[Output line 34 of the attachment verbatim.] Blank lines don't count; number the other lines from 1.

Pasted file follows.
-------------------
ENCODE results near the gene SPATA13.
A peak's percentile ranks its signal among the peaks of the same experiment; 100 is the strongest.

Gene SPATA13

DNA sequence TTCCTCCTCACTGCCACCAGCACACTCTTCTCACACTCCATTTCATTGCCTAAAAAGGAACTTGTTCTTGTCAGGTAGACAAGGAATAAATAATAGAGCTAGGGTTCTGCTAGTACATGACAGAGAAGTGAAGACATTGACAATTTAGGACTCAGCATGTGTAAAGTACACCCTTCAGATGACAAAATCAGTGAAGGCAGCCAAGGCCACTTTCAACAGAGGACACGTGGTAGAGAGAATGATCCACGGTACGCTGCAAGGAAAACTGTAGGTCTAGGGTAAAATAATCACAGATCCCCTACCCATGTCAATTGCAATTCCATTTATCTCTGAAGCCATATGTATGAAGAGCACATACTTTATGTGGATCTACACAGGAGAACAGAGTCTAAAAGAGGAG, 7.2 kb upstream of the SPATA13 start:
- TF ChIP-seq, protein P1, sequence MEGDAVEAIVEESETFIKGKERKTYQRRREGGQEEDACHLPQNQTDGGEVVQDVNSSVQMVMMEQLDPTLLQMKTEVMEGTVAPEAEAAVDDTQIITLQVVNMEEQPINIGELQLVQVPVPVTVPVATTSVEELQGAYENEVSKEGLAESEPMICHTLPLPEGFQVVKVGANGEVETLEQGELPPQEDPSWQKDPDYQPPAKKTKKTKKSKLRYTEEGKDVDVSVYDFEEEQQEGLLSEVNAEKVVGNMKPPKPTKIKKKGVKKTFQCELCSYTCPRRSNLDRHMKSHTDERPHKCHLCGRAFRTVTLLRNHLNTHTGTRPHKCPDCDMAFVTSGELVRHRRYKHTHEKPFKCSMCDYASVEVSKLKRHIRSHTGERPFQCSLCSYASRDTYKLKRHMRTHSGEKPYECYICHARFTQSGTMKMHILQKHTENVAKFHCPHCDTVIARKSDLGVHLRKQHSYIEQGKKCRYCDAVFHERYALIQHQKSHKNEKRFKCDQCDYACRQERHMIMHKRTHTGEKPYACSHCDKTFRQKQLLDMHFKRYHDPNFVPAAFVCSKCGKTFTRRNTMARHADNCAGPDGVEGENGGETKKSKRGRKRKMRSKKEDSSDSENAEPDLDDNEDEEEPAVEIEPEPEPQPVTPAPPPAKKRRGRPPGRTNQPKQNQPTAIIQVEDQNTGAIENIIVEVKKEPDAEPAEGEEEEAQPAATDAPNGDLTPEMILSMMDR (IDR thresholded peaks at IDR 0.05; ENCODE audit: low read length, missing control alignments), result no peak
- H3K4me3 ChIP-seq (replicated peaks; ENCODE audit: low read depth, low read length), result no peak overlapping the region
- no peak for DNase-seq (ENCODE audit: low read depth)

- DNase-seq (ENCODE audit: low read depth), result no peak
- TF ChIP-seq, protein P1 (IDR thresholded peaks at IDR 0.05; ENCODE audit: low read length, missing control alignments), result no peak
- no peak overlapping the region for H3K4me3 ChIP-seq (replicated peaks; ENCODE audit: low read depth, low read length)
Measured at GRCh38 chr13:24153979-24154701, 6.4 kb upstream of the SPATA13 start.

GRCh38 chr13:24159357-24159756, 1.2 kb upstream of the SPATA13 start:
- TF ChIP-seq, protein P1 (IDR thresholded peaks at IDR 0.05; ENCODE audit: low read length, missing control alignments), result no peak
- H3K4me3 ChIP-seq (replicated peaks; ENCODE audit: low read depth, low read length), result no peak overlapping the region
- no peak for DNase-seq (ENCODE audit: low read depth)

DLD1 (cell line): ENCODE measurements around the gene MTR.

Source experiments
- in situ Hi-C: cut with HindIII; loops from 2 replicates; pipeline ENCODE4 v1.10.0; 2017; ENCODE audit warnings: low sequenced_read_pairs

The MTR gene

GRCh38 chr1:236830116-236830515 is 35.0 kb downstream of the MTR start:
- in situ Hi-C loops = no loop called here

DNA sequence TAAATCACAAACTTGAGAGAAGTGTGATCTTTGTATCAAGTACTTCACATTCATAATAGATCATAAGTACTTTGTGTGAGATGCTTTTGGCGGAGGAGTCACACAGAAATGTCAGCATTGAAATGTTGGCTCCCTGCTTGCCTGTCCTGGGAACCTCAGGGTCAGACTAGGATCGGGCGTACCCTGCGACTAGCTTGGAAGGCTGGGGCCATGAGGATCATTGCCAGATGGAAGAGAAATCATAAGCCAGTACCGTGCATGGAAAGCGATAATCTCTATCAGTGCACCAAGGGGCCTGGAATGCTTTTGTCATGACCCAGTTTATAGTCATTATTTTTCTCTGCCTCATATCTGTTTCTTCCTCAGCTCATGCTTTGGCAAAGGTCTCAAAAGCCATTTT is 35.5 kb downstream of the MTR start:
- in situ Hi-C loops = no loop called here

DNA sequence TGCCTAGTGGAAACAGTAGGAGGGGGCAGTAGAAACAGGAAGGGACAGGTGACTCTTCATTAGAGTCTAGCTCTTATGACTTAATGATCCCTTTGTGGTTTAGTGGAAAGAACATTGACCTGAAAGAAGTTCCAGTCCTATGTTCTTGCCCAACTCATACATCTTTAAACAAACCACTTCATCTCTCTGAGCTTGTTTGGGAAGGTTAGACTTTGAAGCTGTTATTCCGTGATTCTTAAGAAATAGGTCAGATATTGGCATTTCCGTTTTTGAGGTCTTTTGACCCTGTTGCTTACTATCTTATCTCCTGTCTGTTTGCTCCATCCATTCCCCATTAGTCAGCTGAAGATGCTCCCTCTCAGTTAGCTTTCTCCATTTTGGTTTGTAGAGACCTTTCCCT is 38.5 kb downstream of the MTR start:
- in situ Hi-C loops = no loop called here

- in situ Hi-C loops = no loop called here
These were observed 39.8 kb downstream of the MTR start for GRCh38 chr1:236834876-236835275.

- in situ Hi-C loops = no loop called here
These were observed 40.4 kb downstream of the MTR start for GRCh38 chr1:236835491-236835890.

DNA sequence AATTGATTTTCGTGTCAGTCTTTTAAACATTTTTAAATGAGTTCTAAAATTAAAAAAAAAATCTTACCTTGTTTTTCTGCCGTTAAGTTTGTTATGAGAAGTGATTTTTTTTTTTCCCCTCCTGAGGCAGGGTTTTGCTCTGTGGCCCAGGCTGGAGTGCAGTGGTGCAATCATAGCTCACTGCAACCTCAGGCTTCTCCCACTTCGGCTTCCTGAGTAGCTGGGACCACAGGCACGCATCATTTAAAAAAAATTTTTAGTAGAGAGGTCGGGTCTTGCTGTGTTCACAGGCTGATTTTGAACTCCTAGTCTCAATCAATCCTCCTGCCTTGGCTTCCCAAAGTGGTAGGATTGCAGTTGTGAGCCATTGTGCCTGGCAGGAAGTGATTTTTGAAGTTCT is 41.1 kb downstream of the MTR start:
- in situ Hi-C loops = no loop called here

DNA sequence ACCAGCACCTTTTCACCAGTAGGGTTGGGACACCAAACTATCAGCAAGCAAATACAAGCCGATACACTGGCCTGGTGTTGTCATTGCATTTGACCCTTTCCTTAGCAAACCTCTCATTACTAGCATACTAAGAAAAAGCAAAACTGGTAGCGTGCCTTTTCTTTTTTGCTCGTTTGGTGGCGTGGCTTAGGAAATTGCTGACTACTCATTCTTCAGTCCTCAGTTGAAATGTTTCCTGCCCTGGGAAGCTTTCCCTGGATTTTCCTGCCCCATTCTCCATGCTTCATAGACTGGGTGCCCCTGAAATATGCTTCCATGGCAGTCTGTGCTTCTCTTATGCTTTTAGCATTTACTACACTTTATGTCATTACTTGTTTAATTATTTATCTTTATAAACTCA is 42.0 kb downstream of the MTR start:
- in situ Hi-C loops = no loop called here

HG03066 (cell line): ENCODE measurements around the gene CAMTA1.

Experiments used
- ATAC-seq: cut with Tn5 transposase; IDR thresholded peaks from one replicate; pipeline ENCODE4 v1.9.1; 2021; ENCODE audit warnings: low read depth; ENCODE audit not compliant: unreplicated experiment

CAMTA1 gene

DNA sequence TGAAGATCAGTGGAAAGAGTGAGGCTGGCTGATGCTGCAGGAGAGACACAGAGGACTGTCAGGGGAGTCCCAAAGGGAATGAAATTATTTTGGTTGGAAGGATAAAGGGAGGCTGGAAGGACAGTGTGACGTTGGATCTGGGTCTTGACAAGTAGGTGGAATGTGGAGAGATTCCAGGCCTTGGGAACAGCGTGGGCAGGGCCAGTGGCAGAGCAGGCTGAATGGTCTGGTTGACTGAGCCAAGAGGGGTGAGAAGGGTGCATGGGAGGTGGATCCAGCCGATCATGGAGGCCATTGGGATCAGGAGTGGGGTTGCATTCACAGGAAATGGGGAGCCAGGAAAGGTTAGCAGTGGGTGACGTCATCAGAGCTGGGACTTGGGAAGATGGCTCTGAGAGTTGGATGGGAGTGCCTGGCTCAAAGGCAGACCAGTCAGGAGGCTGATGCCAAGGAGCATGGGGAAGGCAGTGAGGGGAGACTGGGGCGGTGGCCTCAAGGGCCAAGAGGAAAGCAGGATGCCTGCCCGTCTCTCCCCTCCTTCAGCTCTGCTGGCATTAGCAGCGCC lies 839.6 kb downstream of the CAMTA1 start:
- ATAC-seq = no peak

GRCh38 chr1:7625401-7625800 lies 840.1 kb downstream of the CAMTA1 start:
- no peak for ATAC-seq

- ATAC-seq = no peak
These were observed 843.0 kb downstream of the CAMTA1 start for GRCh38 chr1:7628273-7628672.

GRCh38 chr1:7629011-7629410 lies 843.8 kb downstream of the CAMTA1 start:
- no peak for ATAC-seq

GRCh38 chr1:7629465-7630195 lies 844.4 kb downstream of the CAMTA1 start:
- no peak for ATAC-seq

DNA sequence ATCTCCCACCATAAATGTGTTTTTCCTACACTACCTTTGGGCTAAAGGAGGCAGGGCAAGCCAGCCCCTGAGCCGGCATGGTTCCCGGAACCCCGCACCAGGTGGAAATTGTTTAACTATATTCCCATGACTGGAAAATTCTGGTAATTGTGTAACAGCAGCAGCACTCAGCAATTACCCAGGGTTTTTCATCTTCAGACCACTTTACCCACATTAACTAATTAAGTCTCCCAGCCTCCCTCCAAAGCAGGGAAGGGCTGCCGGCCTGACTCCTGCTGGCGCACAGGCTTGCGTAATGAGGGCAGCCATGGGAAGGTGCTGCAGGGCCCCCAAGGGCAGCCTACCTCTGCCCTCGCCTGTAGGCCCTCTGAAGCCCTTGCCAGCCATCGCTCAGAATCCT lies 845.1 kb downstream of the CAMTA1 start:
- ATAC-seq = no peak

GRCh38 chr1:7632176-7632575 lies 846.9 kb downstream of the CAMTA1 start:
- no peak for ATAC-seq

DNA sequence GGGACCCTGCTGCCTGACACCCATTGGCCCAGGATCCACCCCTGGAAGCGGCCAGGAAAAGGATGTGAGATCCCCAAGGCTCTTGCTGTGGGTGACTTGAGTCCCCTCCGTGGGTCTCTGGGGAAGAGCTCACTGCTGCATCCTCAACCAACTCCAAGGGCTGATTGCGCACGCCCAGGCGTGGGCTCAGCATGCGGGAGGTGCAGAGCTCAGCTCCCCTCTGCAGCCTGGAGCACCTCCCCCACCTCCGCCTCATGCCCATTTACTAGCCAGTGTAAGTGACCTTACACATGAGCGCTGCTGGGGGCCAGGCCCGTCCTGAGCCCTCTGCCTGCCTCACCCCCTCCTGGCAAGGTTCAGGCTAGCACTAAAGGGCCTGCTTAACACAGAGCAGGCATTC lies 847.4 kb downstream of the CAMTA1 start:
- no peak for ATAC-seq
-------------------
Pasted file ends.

HG03066 (cell line): ENCODE measurements around the gene CAMTA1.